During and beyond the COVID-19 pandemic, direct care workers have served as the paid frontline of support for millions of older adults and people with disabilities. Yet poor-quality jobs continue to threaten their livelihood and this job sector. This article describes the roles, responsibilities, and key characteristics of the direct care workforce, examines COVID-19's impact on these workers, and discusses how government leaders, employers, and others have responded. It concludes with critical themes from this crisis, and policy and practice recommendations to improve these jobs, navigate this crisis, and strengthen this job sector in the long term.
direct care workers, home care workers, home health aides, nursing assistants, personal care aides, job quality, workforce, long-term care, long-term services and supports, COVID-19
The COVID-19 pandemic—an unprecedented crisis that has infected 50.3 million and ended the lives of more than 800,000 people in the United States, as of mid-December 2021—continues to ravage our country and long-term care settings in particular. Direct care workers serve as the paid frontline of support in this system and thus provide ample lessons to inform workforce interventions across the long-term care workforce. By definition, direct care workers help ensure that older adults and many people with underlying conditions, who are at high risk of serious complications of COVID-19, can access critical, daily support no matter where they live. Unfortunately, a range of systemic challenges has made it difficult for workers to deliver this support and to survive financially.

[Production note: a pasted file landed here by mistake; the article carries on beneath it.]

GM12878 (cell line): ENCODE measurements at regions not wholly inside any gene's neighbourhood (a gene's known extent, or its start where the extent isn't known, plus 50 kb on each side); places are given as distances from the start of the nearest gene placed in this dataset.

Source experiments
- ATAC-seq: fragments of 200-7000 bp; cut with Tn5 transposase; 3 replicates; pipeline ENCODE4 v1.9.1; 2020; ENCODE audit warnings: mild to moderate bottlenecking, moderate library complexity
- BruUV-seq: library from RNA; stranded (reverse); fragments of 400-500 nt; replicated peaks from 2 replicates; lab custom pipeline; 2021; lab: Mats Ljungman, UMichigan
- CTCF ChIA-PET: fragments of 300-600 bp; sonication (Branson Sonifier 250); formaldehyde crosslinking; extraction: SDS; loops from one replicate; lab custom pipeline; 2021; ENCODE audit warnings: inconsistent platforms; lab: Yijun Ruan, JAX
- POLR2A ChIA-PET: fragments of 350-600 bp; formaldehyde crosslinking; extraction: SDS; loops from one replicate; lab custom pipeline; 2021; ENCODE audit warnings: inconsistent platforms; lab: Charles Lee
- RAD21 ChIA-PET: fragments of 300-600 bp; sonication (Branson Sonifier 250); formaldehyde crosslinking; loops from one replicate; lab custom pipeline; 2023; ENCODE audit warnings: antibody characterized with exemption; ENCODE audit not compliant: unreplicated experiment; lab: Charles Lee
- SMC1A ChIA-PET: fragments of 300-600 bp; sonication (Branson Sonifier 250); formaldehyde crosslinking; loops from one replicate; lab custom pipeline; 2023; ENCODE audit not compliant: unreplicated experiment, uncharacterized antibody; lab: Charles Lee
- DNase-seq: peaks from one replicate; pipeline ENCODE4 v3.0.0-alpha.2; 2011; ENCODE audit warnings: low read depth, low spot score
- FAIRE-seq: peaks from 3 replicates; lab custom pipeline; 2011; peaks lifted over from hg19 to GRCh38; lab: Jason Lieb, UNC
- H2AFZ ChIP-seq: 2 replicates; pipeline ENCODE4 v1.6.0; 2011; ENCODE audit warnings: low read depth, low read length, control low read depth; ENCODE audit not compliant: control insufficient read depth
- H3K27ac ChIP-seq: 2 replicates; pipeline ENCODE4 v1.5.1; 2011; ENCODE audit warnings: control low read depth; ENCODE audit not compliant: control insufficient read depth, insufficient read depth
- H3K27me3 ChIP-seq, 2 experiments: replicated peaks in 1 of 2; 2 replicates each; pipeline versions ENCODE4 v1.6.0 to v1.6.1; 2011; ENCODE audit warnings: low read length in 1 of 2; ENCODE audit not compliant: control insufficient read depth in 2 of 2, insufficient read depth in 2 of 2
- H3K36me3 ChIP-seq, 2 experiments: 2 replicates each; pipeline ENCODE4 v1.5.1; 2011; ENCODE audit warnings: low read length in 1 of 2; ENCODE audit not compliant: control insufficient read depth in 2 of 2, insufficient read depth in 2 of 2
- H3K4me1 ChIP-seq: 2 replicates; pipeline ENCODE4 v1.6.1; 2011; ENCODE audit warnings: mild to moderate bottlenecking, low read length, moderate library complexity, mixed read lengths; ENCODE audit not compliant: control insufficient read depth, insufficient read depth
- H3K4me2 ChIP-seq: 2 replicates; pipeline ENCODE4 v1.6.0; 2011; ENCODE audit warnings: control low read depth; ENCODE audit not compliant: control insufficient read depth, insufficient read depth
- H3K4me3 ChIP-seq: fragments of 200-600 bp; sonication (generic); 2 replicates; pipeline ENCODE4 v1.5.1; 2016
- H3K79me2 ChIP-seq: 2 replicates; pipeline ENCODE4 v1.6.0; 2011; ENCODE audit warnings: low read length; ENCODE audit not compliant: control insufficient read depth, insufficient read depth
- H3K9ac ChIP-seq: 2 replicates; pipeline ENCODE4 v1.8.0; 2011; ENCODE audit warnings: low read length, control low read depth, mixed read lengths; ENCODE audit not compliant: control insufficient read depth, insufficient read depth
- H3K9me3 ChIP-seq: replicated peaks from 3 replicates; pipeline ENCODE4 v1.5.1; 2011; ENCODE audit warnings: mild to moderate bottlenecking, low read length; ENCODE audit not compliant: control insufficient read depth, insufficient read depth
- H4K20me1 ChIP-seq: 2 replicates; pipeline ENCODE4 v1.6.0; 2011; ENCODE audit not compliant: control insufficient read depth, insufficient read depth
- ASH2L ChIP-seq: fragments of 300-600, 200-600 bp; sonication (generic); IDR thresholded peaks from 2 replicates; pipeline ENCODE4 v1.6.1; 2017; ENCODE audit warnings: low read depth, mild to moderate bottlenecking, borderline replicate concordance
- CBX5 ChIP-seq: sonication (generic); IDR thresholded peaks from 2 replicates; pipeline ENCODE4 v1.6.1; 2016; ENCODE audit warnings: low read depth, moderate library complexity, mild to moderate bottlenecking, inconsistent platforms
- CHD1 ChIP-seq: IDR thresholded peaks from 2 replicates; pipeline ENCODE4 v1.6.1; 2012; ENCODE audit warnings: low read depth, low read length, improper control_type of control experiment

This article examines the direct care workforce, including its roles, responsibilities, and key characteristics. It describes COVID-19's impact on these workers and how providers, government leaders, nonprofit organizations, and others have responded to this pandemic. This article concludes with key themes from this crisis and various policy and practice recommendations to improve these jobs, navigate this moment, and strengthen this essential job sector in the long term.
Understanding the Direct Care Workforce
Direct care workers provide critical daily support to millions of older adults and people with disabilities, assisting them with activities of daily living (such as bathing, dressing, eating, toilet care, and mobility) and instrumental activities of daily living (such as preparing meals, shopping, housekeeping, managing medications, and attending appointments) (Campbell, et al., 2021). While direct care work requires significant skill, it is often unseen or underestimated, including its physical demands, social and emotional complexity, and contributions to consumers’ health management.
The direct care workforce spans three main occupational groups—home health aides, personal care aides, and nursing assistants—and includes independent providers (workers employed directly by consumers) and direct support professionals (workers who support individuals with intellectual and developmental disabilities, known also as DSP). Direct care workers are employed in a variety of settings, including private homes, residential care environments (such as assisted living), and nursing homes. Research shows that these workers often have more than one job, within and outside of long-term care, which has contributed—along with poor job quality and insufficient funding for long-term care employers—to the disproportionate spread of COVID-19 across and within nursing homes and other settings (Chen & Long, 2020).